Studies have linked grapefruit and grapefruit seed extract to cancer, both as possibly causing and combating the disease. However, the findings remain preliminary and inconsistent. Grapefruit seed extract poses potentially serious side effects and interactions with some medications, so talk to your doctor before taking it for any reason.
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Grapefruit Limonoids and Cancer Inhibition
Liminoids in grapefruit seed extract may inhibit the growth of cancer in the breasts, lungs, stomach, colon and mouth, according to K.K. Mandadi, a researacher at Texas A&M University. Mandadi and colleagues attempted to isolate the contents of limonoids in red Mexican grapefruit seed extract to determine what properties in limonoids possess the highest level of antioxidants capable of fighting cancer cells. Mandadi and team found that the acetone in limonoids from red Mexican grapefruit seed extract possessed the strongest antioxidant abilities, followed by MEOH extract. The results of Mandadi’s study were published in “Zeitschrift fur Naturforschung” in March 2007. Limonoids are organic compounds that exist in grapefruit and other citrus fruits. According to the United States Department of Agriculture, some limonoids fight tumors better than tamoxifen, an anti-cancer medication.
Grapefruit and Link to Breast Cancer
Another study found that grapefruit intake may increase the chances of developing breast cancer among postmenopausal women. Kristine Monroe led the joint University of Southern California and University of Hawaii study that linked grapefruit consumption to an elevation in estrogen levels and a 30 percent greater risk of breast cancer, according to the report published in the “British Journal of Cancer” in July 2007. The study did not test grapefruit seed extract, which contains seeds and pulp that remain after juicing a grapefruit. Grapefruit seed extract may contain high or low concentrations of grapefruit, depending on the product.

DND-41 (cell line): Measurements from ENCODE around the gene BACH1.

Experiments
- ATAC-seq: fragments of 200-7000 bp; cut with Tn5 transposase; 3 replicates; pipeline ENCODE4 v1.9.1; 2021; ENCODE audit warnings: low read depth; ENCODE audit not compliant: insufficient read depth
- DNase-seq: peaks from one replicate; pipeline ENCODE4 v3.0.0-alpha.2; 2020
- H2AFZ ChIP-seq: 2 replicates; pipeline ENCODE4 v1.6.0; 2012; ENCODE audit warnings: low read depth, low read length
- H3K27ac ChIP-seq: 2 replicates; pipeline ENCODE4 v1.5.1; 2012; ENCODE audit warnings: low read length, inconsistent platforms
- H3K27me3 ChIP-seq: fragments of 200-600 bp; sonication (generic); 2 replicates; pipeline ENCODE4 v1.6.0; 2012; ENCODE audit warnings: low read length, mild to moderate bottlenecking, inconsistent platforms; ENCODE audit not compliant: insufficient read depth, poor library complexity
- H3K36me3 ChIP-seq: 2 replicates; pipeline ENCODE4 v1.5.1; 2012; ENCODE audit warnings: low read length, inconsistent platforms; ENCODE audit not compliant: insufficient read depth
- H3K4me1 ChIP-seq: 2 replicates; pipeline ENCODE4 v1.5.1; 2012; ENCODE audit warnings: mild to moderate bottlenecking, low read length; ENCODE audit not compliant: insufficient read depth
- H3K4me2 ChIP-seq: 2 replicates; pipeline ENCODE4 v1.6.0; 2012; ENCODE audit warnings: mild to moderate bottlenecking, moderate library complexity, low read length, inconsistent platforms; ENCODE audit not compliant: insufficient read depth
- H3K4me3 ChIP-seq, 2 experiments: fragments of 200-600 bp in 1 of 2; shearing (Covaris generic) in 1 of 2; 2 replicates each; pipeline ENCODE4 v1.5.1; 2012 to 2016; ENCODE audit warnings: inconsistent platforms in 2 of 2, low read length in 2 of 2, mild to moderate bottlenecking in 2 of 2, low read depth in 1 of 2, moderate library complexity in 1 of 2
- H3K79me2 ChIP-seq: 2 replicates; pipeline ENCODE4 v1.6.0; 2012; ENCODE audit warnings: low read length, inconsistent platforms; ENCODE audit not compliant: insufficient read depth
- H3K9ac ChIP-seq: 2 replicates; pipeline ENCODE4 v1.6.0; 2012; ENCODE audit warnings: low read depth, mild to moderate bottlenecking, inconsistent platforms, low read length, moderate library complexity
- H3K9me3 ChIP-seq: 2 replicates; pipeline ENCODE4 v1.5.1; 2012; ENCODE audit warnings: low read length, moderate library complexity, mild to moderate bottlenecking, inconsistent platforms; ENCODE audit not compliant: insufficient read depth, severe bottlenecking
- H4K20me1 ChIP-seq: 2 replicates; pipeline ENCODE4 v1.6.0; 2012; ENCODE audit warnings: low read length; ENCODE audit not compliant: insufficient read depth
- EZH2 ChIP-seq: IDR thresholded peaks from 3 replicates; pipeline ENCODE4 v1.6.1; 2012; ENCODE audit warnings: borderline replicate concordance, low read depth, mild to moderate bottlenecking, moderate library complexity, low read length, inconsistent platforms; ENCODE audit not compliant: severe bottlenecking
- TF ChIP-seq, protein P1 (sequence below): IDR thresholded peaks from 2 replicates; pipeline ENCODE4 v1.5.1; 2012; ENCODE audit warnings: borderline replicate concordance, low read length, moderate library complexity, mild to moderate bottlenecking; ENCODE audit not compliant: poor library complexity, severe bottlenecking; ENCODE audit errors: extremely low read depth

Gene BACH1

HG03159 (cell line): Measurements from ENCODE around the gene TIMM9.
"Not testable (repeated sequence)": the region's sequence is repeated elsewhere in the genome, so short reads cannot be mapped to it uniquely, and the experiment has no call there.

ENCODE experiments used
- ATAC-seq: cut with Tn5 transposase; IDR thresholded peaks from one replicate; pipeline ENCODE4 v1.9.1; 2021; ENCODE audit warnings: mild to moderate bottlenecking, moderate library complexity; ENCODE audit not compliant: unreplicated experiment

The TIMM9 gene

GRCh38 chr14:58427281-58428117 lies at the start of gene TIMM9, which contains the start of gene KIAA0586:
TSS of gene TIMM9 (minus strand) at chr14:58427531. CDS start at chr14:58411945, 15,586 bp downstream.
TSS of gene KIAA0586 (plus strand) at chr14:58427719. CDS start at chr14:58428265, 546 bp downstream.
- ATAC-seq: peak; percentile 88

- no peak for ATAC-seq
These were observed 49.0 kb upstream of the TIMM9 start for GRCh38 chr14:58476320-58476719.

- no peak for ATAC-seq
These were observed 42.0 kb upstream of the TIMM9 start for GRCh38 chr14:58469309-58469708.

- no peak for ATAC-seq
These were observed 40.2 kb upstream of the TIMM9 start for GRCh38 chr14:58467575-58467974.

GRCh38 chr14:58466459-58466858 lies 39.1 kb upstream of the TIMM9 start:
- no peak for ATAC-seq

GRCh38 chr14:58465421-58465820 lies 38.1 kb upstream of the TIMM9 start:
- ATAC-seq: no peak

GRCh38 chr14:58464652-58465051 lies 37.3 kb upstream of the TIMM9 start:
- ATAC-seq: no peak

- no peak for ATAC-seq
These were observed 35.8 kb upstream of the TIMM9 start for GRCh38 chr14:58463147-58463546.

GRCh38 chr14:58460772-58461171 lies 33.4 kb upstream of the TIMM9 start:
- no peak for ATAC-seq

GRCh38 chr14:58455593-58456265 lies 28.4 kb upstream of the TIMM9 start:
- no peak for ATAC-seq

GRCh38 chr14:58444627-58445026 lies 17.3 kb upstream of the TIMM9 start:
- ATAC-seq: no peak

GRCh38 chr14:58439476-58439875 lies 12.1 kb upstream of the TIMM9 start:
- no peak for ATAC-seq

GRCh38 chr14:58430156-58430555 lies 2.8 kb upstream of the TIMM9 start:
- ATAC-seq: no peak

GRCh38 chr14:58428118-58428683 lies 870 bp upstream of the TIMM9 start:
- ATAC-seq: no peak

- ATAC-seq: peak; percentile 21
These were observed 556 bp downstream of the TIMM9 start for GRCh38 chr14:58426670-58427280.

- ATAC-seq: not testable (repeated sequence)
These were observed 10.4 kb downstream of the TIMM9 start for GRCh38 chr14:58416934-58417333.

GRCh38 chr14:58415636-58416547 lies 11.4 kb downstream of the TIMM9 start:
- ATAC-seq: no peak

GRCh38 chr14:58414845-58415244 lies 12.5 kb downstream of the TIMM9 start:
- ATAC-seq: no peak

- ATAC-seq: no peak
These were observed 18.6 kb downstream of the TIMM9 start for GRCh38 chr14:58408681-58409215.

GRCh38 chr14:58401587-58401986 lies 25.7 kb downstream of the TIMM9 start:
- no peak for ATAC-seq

Study Disproving Breast Cancer Link
According to a University of Oxford study led by Elizabeth Spencer, no correlation exists between grapefruit consumption and breast cancer risk. Spencer’s study followed 114,504 women over approximately 9.5 years, in which 3,747 cases of breast cancer developed. Fifty nine percent of the women studied consumed grapefruit. Pre-menopausal and postmenopausal women who consumed grapefruit developed breast cancer no more frequently than women who did not, according to the study published in “Cancer Causes and Control” in August 2009.
The link between limonoids in grapefruit seed extract and cancer provides hope but not a compelling reason to add it to your diet. Many grapefruit seed extracts contain added chemicals and preservatives, including a poison called benzethonium chloride that may cause convulsions or lead to comas. If you take medications, combining them with grapefruit seed extract could cause serious interactions. Grapefruit slows your body's ability to metabolize drugs, which could lead to an excessive build-up of medications in your system. The long list of medications known to react adversely with grapefruit includes some types of birth control pills, statins and antidepressants.